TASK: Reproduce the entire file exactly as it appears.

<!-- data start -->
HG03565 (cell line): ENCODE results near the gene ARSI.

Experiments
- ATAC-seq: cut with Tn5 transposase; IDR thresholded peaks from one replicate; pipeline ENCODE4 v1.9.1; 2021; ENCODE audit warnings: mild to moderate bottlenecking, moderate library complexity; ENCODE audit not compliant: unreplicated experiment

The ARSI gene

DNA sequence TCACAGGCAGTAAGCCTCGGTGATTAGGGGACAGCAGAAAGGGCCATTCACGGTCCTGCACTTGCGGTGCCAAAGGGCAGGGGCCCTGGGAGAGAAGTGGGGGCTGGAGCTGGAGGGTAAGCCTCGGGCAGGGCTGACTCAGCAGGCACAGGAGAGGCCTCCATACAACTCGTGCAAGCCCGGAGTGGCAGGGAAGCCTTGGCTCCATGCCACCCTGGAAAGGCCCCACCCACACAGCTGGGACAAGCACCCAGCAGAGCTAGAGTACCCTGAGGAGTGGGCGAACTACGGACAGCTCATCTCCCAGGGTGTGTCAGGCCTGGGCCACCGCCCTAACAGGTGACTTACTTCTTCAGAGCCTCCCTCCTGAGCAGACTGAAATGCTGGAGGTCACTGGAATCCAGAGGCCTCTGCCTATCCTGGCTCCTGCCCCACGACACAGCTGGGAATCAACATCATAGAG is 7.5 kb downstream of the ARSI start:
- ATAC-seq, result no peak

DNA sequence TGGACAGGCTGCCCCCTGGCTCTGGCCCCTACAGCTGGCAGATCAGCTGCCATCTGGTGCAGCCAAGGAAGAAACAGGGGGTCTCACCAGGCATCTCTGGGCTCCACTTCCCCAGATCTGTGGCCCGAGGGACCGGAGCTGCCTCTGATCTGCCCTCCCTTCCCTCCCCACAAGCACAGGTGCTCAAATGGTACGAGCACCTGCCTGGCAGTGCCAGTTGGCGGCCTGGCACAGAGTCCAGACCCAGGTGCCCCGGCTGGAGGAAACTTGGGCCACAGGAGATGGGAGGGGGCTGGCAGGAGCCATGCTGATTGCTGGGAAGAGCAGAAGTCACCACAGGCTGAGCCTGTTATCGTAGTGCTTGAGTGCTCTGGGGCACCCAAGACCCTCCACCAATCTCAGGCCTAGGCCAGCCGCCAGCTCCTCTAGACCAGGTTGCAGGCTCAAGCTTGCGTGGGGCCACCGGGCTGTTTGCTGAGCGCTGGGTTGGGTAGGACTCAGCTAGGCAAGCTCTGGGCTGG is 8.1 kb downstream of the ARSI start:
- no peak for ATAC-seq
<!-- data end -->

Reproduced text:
HG03565 (cell line): ENCODE results near the gene ARSI.

Experiments
- ATAC-seq: cut with Tn5 transposase; IDR thresholded peaks from one replicate; pipeline ENCODE4 v1.9.1; 2021; ENCODE audit warnings: mild to moderate bottlenecking, moderate library complexity; ENCODE audit not compliant: unreplicated experiment

The ARSI gene

DNA sequence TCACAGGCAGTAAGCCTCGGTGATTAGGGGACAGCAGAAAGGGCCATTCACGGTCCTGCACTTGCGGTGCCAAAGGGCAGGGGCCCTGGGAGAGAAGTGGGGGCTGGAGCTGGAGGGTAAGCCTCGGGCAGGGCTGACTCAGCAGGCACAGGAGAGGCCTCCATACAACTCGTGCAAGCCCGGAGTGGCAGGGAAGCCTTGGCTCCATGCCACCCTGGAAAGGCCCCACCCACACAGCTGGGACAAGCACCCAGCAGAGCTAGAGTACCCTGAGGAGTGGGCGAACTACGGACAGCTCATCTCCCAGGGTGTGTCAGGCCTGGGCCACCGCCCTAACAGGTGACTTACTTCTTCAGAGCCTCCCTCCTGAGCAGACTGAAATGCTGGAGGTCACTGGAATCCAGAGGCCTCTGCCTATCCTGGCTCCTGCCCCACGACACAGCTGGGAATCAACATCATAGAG is 7.5 kb downstream of the ARSI start:
- ATAC-seq, result no peak

DNA sequence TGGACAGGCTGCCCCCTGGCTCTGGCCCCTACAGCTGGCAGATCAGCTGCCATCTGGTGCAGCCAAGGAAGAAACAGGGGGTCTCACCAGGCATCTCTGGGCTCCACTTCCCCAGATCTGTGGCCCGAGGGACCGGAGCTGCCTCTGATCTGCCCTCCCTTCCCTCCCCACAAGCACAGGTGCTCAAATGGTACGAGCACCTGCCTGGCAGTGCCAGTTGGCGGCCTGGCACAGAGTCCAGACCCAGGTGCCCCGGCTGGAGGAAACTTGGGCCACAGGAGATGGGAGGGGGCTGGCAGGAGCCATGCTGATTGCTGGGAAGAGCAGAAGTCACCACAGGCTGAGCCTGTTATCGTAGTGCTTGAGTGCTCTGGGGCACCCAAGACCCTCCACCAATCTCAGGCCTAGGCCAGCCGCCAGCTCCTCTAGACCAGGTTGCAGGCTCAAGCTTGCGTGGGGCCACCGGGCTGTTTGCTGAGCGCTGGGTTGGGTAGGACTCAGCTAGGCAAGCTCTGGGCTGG is 8.1 kb downstream of the ARSI start:
- no peak for ATAC-seq